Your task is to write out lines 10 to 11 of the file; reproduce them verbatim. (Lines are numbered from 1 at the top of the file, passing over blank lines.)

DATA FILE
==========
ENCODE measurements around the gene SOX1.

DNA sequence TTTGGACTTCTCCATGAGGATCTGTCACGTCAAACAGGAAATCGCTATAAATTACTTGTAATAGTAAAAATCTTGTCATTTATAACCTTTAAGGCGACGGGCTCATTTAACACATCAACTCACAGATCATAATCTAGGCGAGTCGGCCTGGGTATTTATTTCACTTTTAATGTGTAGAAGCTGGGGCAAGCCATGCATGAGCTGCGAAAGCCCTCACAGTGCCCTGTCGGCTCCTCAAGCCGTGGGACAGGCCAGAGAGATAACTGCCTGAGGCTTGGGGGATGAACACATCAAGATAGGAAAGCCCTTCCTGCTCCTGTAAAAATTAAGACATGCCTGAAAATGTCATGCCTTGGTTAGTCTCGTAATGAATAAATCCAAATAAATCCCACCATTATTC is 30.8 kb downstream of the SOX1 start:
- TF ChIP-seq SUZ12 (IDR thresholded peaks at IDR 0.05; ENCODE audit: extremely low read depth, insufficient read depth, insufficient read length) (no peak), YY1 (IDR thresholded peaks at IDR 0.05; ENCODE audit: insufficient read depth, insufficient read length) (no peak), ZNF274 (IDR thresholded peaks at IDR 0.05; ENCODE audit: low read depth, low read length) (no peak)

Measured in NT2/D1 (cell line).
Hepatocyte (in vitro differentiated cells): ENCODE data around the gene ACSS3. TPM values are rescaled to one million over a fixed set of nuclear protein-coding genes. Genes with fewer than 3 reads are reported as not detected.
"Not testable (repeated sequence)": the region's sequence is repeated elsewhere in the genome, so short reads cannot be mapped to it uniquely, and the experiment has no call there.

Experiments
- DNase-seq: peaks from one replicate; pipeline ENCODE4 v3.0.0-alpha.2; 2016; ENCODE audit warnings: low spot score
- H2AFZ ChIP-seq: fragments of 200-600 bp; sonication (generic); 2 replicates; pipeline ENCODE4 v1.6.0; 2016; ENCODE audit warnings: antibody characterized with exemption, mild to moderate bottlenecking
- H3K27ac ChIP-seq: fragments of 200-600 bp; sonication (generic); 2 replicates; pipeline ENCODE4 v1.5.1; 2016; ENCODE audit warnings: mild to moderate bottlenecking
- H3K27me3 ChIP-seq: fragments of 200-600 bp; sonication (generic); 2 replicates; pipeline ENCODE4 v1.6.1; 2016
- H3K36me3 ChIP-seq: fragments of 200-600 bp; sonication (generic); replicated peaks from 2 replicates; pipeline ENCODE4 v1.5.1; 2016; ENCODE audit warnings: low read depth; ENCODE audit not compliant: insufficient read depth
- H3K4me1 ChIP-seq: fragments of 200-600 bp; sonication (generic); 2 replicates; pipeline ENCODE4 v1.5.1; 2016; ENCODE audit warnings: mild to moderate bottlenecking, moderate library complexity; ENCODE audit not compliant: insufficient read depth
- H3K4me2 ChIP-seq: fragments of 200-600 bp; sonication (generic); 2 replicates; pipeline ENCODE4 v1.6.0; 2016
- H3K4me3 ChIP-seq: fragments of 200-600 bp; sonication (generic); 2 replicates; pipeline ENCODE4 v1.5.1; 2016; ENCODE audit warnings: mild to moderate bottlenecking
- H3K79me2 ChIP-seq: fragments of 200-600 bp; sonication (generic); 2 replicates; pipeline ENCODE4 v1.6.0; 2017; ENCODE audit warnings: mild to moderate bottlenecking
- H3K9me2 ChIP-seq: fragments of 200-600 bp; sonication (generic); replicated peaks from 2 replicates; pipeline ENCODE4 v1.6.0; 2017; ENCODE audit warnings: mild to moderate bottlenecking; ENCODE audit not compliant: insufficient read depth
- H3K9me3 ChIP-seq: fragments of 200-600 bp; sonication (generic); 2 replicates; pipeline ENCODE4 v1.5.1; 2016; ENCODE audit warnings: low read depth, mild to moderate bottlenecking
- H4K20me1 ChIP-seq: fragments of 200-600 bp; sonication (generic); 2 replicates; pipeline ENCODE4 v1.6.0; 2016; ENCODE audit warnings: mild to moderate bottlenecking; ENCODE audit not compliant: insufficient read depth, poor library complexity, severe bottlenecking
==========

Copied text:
- H3K27ac ChIP-seq: fragments of 200-600 bp; sonication (generic); 2 replicates; pipeline ENCODE4 v1.5.1; 2016; ENCODE audit warnings: mild to moderate bottlenecking
- H3K27me3 ChIP-seq: fragments of 200-600 bp; sonication (generic); 2 replicates; pipeline ENCODE4 v1.6.1; 2016